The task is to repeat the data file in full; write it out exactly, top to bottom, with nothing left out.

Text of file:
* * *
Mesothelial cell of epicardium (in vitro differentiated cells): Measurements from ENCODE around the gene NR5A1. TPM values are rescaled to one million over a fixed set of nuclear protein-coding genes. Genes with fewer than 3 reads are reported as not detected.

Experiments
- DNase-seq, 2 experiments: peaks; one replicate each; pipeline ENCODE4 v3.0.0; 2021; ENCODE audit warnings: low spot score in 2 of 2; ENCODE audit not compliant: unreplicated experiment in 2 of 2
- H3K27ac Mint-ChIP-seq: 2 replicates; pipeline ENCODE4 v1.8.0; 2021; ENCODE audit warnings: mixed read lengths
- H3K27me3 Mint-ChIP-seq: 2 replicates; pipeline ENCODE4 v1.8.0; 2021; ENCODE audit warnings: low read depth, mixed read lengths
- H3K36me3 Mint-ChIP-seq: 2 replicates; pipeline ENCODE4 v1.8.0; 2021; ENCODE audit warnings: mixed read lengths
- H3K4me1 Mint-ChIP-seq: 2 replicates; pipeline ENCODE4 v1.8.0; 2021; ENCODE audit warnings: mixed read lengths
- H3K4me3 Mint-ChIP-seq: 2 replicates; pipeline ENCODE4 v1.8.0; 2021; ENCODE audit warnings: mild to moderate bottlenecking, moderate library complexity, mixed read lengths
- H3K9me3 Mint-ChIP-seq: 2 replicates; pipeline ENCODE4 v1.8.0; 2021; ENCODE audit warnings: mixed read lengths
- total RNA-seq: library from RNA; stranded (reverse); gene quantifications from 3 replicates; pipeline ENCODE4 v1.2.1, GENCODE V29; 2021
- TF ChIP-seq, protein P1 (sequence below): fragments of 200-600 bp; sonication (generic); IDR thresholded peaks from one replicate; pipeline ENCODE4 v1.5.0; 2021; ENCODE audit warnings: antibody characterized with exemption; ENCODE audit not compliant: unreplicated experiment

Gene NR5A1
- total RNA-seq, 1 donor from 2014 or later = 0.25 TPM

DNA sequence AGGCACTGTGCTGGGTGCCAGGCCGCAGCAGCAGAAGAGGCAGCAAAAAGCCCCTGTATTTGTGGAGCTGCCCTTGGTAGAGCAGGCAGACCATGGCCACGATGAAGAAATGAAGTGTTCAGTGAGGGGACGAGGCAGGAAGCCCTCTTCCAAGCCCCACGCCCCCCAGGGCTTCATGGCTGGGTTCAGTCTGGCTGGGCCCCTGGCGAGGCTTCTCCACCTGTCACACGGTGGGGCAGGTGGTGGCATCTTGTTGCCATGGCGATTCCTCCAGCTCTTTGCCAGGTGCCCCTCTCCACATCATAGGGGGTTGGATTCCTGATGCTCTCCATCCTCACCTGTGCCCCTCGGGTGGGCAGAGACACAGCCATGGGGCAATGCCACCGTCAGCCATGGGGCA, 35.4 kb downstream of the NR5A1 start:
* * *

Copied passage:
Mesothelial cell of epicardium (in vitro differentiated cells): Measurements from ENCODE around the gene NR5A1. TPM values are rescaled to one million over a fixed set of nuclear protein-coding genes. Genes with fewer than 3 reads are reported as not detected.

Experiments
- DNase-seq, 2 experiments: peaks; one replicate each; pipeline ENCODE4 v3.0.0; 2021; ENCODE audit warnings: low spot score in 2 of 2; ENCODE audit not compliant: unreplicated experiment in 2 of 2
- H3K27ac Mint-ChIP-seq: 2 replicates; pipeline ENCODE4 v1.8.0; 2021; ENCODE audit warnings: mixed read lengths
- H3K27me3 Mint-ChIP-seq: 2 replicates; pipeline ENCODE4 v1.8.0; 2021; ENCODE audit warnings: low read depth, mixed read lengths
- H3K36me3 Mint-ChIP-seq: 2 replicates; pipeline ENCODE4 v1.8.0; 2021; ENCODE audit warnings: mixed read lengths
- H3K4me1 Mint-ChIP-seq: 2 replicates; pipeline ENCODE4 v1.8.0; 2021; ENCODE audit warnings: mixed read lengths
- H3K4me3 Mint-ChIP-seq: 2 replicates; pipeline ENCODE4 v1.8.0; 2021; ENCODE audit warnings: mild to moderate bottlenecking, moderate library complexity, mixed read lengths
- H3K9me3 Mint-ChIP-seq: 2 replicates; pipeline ENCODE4 v1.8.0; 2021; ENCODE audit warnings: mixed read lengths
- total RNA-seq: library from RNA; stranded (reverse); gene quantifications from 3 replicates; pipeline ENCODE4 v1.2.1, GENCODE V29; 2021
- TF ChIP-seq, protein P1 (sequence below): fragments of 200-600 bp; sonication (generic); IDR thresholded peaks from one replicate; pipeline ENCODE4 v1.5.0; 2021; ENCODE audit warnings: antibody characterized with exemption; ENCODE audit not compliant: unreplicated experiment

Gene NR5A1
- total RNA-seq, 1 donor from 2014 or later = 0.25 TPM

DNA sequence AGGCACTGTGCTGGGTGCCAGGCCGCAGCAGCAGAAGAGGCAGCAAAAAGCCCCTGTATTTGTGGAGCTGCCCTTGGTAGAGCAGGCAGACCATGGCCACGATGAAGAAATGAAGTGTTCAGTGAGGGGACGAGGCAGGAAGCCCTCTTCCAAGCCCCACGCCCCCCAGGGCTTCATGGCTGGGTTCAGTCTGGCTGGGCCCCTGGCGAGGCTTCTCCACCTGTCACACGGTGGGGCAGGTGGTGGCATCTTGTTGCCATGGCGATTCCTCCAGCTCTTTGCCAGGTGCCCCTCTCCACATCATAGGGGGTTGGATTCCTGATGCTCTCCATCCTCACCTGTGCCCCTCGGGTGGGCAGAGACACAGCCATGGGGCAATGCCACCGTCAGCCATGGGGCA, 35.4 kb downstream of the NR5A1 start: